Recovery after workout is a nutritional strategy used by athletes to refill their glycogen stores, feed their muscles, and rehydrate their bodies after exercise.
It is often used in conjunction with fueling and carb-loading, but it can also be used as a standalone strategy after any physical activity.
In this blog you'll learn all you need to know about proper muscle recovery.
What is recovery after workout?
Recovery after workout is the act of supplying your body with three vital nutrients immediately after exercise.
The purpose of recovery is to allow your body to quickly restore energy levels, repair and grow muscle tissues, and replenish the electrolytes lost in sweat during exercise.
Proper recovery will allow you to reduce fatigue and muscle soreness and feel more energized and motivated to perform your next training session. On the long term, proper recovery also prevents illness and injuries, as it allows you to sustain a strong immune system and correct body functions.
On the other hand, the lack of proper recovery has the opposite effect. You will feel more tired, your muscles will be sore, your body functions will be impaired, and over a prolonged period of time, you will chronically increase stress levels, weaken your immune system, and drastically increase chance of illness and injury.
The purpose of recovery is to provide your body with carbohydrates, protein, and minerals immediately after exercise.
The vital nutrients for recovery
To properly recover after exercise, you need to provide your body with carbohydrates, protein, and electrolytes immediately after exercise.
Carbohydrates for recovery
After exercise, your body's glycogen stores are low or, in case of prolonged high-intensity exercise, fully depleted.
Refilling your glycogen stores should be one of your top priorities, as low glycogen stores mean low energy levels and increased stress levels. Without energy, your body won't be able to function, while stress is a threat you should always aim to keep low.
Low energy levels and increased stress also lead to a weakened immune system. If you fail to recognize the importance of a strong immune system, be sure to remedy this mistake now!
Many athletes rush to consume protein after exercise, but as important as protein is, it won't do you much good if your glycogen stores are empty.
The best source of carbohydrates to quickly replenish your glycogen stores is a combination of glucose and fructose, ideally in a 1:0.8 ratio. These two simple sugars will be quickly absorbed in your body and stored as glycogen in your muscles and liver.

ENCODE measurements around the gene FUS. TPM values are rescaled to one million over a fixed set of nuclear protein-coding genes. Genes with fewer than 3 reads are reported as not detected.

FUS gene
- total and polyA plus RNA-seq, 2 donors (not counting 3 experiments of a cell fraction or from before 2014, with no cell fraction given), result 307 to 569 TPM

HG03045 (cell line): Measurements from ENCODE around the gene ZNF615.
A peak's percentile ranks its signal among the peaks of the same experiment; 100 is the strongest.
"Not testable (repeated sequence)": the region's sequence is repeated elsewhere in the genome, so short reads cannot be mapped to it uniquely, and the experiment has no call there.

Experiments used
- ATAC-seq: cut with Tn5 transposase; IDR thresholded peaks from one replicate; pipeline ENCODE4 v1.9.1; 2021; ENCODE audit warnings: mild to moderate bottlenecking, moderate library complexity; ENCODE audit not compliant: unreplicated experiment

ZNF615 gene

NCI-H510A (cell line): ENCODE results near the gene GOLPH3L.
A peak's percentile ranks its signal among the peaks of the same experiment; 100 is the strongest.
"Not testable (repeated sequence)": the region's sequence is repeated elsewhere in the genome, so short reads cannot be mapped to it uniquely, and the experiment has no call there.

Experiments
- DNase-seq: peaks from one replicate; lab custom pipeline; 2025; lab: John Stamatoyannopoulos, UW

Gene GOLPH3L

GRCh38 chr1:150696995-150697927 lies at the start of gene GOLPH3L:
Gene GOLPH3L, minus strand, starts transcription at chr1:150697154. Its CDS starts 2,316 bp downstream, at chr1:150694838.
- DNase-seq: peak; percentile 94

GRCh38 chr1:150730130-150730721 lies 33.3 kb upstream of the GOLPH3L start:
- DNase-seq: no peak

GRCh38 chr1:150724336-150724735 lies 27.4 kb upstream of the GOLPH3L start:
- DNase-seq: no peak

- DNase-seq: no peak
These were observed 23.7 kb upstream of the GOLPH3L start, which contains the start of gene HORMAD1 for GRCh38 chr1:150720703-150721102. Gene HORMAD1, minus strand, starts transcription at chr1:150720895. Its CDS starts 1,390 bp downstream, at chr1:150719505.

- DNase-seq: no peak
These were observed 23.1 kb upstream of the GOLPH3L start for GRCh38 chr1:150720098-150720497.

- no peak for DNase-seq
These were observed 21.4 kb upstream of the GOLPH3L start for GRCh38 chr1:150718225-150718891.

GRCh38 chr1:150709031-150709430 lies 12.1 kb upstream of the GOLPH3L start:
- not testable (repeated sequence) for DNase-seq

Protein for recovery
Everyone seems to know that after exercise you need protein. And this observation is in fact correct. After exercise, your muscles are weak and damaged, and a good source of protein is exactly what they need.
There are many viable options in terms of the sources of protein you can supply to your muscles, and the requirements don't seem to be as strict as with carbohydrates, so you can choose whatever source you like.
There is one aspect to consider, though. The ratio between carbohydrates and protein. You can find different ratios being tossed around, such as 2:1 or 3:1 carbohydrate to protein ratio, but research seems to confirm that for an endurance athlete, the optimal ratio is actually a 4:1 carbohydrate to protein ratio.
And let us also leave you with a fun fact.
Endurance athletes actually need more protein than weightlifters.
Minerals for recovery
Whatever small thing your body wants to do, it needs an electrolyte to carry out the task. Electrolytes, which are simply minerals that came in contact with your blood, pretty much run the show.
After exercise, plenty of minerals will have left your body through sweat, and you'd do well to replace them immediately.
The minerals you need to replace are:
- sodium chloride aka salt
Getting the minerals back from food is actually quite difficult, as it's best to get them all in one fell swoop, but since salt is the mineral you lose most of, that one is the easiest to find pretty much anywhere.
If you are one of the three people in the world who are interested in such cold and boring facts, you might want to learn more about the optimal mineral composition.
High absorption rate
Highest level of absorption
The best way to recover after workout
If you want to trigger the optimal recovery after a workout, you need to provide all the necessary nutrients (carbohydrates, protein, and minerals) to your body within 30 minutes after your workout.
This is incredibly difficult to do consistently with ordinary food for two simple reasons.
- Consuming a full meal immediately after a workout is very impractical.
- It is difficult to hit the right concentration of nutrients with regular food.
This is why many athletes use recovery drinks.
A proper recovery drink contains all the nutrients you need.
- A perfect combination of fast-acting sugars.
- The correct amount of high-quality protein.
- The optimal concentration of minerals.
While there is a variety of recovery drinks on the market and not all of them are optimal, a good recovery drink is by far the best way to consistently recover after a workout and allow your body to perform at its best over a prolonged period of time.
Recovery after workout is a nutritional strategy used by all types of athletes to provide their body with the nutrients it needs to refill glycogen stores, repair and grow muscle, and rehydrate.
To recover, your body needs carbohydrates, protein, and minerals within 30 minutes after exercise. The most efficient way to provide these nutrients is by using a recovery drink.
Taking care of proper recovery will allow you to perform at your best over a prolonged period of time and realize your full athletic potential, while avoiding stress, illness, and injury.